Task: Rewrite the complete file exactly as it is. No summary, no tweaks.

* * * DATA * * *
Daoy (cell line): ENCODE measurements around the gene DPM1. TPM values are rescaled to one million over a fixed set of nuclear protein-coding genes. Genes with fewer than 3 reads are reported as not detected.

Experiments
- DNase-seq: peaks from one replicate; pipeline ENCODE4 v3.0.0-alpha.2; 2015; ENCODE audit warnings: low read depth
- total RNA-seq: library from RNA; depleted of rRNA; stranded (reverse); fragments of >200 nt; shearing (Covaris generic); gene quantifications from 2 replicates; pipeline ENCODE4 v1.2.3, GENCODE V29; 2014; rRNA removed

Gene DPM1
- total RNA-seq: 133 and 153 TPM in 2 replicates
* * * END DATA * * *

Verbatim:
Daoy (cell line): ENCODE measurements around the gene DPM1. TPM values are rescaled to one million over a fixed set of nuclear protein-coding genes. Genes with fewer than 3 reads are reported as not detected.

Experiments
- DNase-seq: peaks from one replicate; pipeline ENCODE4 v3.0.0-alpha.2; 2015; ENCODE audit warnings: low read depth
- total RNA-seq: library from RNA; depleted of rRNA; stranded (reverse); fragments of >200 nt; shearing (Covaris generic); gene quantifications from 2 replicates; pipeline ENCODE4 v1.2.3, GENCODE V29; 2014; rRNA removed

Gene DPM1
- total RNA-seq: 133 and 153 TPM in 2 replicates